Theo Epstein on Dale Sveum’s Dismissal, and the Upcoming Search Process

epstein conference cubsTogether with the official release on Dale Sveum’s dismissal, Chicago Cubs President of Baseball Operations Theo Epstein included a lengthy statement explaining the decision and the next steps. It’s quite well said, so I think it’s worth sharing the whole thing with you:

Today, we made the very difficult decision to relieve Dale Sveum of his duties as Cubs manager. Dale has been a committed leader for this team the last two seasons, and I want to thank him for all of his dedication and hard work. I have a lot of admiration for Dale personally, and we all learned a lot from the way he has handled the trying circumstances of the last two years, especially the last two weeks, with strength and dignity.

In his own authentic and understated way, Dale always put the team first and never complained about the hand he was dealt. He and his staff helped us excel in game planning and defensive positioning, contributed to the emergence of several players, and helped put us in position to make some important trades. I have no doubt that – much like Terry Francona, whom we hired in Boston after his stint with a losing Phillies club – Dale will go on to great success with his next team. We had hoped Dale would grow with our organization to see it through the building phase to a period of sustained excellence; instead, I believe Dale, who felt the weight of losing perhaps more than any of us, will grow because of this experience and find excellence elsewhere.

Today’s decision to pursue a new manager was not made because of wins and losses. Our record is a function of our long-term building plan and the moves we have made – some good, a few we would like back – to further this strategy. Jed and I take full responsibility for that. Today’s decision was absolutely not made to provide a scapegoat for our shortcomings or to distract from our biggest issue – a shortage of talent at the major league level. We have been transparent about what we are, and what we are not yet. Today’s decision, which was painful for all of us, was made to move us closer to fulfilling our ultimate long-term vision for the Cubs.

Soon, our organization will transition from a phase in which we have been primarily acquiring young talent to a phase in which we will promote many of our best prospects and actually field a very young, very talented club at the major league level. The losing has been hard on all of us, but we now have one of the top farm systems in baseball, some of the very best prospects in the game, and a clear path forward. In order for us to win with this group – and win consistently – we must have the best possible environment for young players to learn, develop and thrive at the major league level. We must have clear and cohesive communication with our players about the most important parts of the game. And – even while the organization takes a patient, long view – we must somehow establish and maintain a galvanized, winning culture around the major league club.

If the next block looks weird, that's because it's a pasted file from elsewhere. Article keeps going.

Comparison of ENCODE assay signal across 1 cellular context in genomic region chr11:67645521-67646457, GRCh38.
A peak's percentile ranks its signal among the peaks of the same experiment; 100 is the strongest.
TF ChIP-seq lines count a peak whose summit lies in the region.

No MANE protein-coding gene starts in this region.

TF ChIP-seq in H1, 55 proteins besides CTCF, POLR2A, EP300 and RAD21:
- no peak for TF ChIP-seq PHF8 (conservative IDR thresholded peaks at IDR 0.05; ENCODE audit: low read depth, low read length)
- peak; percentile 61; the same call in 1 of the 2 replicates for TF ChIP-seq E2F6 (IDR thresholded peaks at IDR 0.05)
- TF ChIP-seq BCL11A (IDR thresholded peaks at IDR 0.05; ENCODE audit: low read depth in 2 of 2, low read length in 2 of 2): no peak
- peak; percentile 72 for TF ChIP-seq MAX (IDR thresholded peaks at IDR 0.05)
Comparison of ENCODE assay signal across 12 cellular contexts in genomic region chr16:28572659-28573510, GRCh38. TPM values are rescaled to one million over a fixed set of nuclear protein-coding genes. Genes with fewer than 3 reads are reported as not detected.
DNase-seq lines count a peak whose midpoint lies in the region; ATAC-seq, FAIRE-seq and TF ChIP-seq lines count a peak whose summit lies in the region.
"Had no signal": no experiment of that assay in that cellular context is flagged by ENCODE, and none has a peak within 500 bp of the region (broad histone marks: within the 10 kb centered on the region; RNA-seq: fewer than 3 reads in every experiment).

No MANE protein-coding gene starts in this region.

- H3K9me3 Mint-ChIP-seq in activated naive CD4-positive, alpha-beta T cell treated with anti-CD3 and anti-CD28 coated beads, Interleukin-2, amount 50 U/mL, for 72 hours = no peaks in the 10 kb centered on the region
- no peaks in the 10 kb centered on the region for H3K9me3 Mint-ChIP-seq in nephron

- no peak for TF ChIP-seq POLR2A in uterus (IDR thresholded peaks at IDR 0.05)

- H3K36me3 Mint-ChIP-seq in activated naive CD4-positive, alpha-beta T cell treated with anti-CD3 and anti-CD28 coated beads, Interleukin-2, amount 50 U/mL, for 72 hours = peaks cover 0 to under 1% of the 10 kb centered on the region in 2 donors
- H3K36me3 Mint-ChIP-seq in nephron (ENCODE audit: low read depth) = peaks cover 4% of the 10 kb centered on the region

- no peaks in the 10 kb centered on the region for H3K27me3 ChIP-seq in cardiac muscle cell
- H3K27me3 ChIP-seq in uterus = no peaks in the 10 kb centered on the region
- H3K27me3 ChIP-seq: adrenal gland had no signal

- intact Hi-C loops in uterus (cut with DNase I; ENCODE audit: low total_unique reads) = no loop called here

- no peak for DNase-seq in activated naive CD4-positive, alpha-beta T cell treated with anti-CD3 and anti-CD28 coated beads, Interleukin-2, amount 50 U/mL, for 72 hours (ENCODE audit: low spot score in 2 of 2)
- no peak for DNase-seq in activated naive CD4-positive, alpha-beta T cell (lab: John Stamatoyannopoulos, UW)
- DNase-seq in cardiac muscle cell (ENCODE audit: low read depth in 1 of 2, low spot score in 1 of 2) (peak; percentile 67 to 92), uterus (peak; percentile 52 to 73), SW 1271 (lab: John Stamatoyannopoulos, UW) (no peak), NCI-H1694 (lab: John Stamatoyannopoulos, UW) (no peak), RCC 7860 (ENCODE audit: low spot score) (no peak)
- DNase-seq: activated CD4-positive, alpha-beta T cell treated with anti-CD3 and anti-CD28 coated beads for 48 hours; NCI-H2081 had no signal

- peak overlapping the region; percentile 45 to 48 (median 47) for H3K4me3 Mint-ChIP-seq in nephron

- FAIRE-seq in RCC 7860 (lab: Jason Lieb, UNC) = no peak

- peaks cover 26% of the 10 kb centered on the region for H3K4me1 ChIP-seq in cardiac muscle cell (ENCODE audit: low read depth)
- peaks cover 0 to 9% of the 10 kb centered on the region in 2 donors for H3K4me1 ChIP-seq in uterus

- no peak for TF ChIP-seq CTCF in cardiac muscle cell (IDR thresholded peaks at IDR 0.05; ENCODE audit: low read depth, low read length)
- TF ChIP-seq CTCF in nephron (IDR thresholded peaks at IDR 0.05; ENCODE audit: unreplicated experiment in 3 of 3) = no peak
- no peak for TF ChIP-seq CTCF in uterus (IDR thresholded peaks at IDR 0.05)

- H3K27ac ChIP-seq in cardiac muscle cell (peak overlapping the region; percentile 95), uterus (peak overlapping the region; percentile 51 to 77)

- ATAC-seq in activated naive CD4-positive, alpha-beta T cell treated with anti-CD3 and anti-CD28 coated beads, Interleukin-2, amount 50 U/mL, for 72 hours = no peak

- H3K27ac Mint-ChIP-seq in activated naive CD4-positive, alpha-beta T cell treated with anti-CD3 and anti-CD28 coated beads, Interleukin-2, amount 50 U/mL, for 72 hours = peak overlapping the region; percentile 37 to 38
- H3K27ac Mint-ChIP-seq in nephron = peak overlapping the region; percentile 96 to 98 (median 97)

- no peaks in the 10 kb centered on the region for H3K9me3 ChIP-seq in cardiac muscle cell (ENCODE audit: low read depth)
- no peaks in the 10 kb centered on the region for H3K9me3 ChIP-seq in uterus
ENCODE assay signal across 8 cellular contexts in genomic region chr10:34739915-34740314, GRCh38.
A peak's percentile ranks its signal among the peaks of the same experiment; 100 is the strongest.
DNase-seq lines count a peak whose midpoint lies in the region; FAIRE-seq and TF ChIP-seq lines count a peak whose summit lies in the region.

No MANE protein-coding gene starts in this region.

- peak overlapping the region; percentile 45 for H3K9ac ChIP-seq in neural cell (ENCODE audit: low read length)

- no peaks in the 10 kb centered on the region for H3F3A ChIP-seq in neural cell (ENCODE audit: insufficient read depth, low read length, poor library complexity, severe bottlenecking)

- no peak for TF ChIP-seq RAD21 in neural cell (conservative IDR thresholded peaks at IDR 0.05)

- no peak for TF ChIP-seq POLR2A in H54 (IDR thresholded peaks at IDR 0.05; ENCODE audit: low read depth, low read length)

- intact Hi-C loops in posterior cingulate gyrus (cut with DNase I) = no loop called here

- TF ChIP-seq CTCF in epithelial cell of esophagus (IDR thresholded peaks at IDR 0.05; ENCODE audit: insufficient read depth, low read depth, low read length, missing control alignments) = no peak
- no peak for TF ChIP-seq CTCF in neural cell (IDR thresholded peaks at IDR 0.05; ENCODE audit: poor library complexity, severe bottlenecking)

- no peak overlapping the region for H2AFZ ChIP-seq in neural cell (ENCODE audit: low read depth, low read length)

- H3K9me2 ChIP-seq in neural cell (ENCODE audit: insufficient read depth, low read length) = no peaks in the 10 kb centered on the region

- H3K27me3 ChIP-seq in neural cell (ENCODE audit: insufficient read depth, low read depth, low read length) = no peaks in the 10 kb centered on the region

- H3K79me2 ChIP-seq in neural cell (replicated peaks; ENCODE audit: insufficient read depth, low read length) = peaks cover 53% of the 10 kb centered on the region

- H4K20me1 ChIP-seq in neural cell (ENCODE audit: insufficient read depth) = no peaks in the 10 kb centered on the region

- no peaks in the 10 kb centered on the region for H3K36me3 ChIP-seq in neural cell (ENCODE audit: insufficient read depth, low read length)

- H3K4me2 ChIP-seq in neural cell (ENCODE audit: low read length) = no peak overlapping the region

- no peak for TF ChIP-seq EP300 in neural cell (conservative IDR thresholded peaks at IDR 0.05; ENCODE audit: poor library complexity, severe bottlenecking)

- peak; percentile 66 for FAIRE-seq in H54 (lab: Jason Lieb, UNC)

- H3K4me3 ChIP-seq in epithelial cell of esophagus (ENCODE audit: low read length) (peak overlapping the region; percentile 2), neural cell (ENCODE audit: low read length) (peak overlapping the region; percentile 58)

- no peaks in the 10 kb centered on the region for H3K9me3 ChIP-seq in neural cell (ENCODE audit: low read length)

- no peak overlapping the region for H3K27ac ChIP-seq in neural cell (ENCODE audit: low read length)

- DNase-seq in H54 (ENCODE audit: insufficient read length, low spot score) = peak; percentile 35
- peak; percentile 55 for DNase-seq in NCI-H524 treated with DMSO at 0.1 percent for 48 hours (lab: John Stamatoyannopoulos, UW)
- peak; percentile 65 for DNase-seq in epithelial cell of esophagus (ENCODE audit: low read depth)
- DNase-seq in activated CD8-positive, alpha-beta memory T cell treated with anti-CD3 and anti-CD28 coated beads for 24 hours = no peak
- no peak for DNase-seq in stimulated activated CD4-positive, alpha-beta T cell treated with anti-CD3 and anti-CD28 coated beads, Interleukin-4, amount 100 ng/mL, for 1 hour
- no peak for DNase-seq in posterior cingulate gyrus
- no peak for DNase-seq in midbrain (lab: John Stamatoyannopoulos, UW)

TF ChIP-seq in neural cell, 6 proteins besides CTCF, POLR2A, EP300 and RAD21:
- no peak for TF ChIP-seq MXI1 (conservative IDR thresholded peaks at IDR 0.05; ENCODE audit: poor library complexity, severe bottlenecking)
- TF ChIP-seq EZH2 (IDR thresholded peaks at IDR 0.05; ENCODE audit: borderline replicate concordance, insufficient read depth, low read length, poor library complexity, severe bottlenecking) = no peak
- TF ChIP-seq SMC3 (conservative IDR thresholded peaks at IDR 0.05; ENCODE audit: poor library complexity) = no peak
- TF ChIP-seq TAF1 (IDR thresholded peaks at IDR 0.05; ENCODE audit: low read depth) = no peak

I believe a dynamic new voice – and the energy, creativity and freshness that comes with this type of change – provides us with the best opportunity to achieve the major league environment we seek. We will begin our search immediately – a process which will be completed before the GM meetings in early November and perhaps much sooner. There are no absolute criteria, but we will prioritize managerial or other on-field leadership experience and we will prioritize expertise developing young talent. We have not yet contacted any candidates or asked permission to speak with any candidates, but that process will begin tomorrow morning.

That’ll take some parsing, but the takeaway is largely what we’ve heard all along: it isn’t Dale’s fault, and it remains a transitional period.

The search begins tomorrow – and we’ll see if the Cubs already knew who they wanted, or if they simply knew they didn’t want Sveum anymore – and should be completed by early November.

Brett Taylor is the editor and lead writer at Bleacher Nation, and can also be found as Bleacher Nation on Twitter and on Facebook.

202 responses to “Theo Epstein on Dale Sveum’s Dismissal, and the Upcoming Search Process”

  1. josh ruiter

    My guess is they have 3-4 guys they like, and Girardi who they covet. They probably felt out Girardi, gauging his real interest in taking a year off (the end of Sveum’s contract) and then coming back to managing. And at the end of the day Girardi is a now or never kinda chance. and if not they will pursue some of the other guys they liked more than Dale anyways.

  2. CubChymyst